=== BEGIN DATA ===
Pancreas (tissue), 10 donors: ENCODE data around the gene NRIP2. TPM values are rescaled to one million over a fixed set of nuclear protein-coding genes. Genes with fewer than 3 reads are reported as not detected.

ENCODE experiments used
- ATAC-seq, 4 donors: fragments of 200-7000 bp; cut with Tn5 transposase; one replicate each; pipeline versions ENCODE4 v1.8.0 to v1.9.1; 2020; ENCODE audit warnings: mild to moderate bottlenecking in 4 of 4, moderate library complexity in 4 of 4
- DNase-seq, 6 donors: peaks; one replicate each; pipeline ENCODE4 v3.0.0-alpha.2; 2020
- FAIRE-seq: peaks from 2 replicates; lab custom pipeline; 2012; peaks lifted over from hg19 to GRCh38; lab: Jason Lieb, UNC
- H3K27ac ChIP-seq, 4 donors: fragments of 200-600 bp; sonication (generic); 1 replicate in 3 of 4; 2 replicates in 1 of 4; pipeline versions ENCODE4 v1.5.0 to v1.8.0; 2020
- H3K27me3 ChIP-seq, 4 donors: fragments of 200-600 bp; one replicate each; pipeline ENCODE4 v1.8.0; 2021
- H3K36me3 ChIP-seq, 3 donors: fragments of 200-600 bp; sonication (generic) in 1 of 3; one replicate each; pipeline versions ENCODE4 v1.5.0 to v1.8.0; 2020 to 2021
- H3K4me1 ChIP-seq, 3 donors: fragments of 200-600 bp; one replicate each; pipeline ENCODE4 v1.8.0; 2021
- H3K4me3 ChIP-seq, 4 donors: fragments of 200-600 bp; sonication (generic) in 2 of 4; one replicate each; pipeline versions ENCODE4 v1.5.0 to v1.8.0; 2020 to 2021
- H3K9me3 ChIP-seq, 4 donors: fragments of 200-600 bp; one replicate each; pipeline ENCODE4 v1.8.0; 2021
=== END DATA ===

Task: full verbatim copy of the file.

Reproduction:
Pancreas (tissue), 10 donors: ENCODE data around the gene NRIP2. TPM values are rescaled to one million over a fixed set of nuclear protein-coding genes. Genes with fewer than 3 reads are reported as not detected.

ENCODE experiments used
- ATAC-seq, 4 donors: fragments of 200-7000 bp; cut with Tn5 transposase; one replicate each; pipeline versions ENCODE4 v1.8.0 to v1.9.1; 2020; ENCODE audit warnings: mild to moderate bottlenecking in 4 of 4, moderate library complexity in 4 of 4
- DNase-seq, 6 donors: peaks; one replicate each; pipeline ENCODE4 v3.0.0-alpha.2; 2020
- FAIRE-seq: peaks from 2 replicates; lab custom pipeline; 2012; peaks lifted over from hg19 to GRCh38; lab: Jason Lieb, UNC
- H3K27ac ChIP-seq, 4 donors: fragments of 200-600 bp; sonication (generic); 1 replicate in 3 of 4; 2 replicates in 1 of 4; pipeline versions ENCODE4 v1.5.0 to v1.8.0; 2020
- H3K27me3 ChIP-seq, 4 donors: fragments of 200-600 bp; one replicate each; pipeline ENCODE4 v1.8.0; 2021
- H3K36me3 ChIP-seq, 3 donors: fragments of 200-600 bp; sonication (generic) in 1 of 3; one replicate each; pipeline versions ENCODE4 v1.5.0 to v1.8.0; 2020 to 2021
- H3K4me1 ChIP-seq, 3 donors: fragments of 200-600 bp; one replicate each; pipeline ENCODE4 v1.8.0; 2021
- H3K4me3 ChIP-seq, 4 donors: fragments of 200-600 bp; sonication (generic) in 2 of 4; one replicate each; pipeline versions ENCODE4 v1.5.0 to v1.8.0; 2020 to 2021
- H3K9me3 ChIP-seq, 4 donors: fragments of 200-600 bp; one replicate each; pipeline ENCODE4 v1.8.0; 2021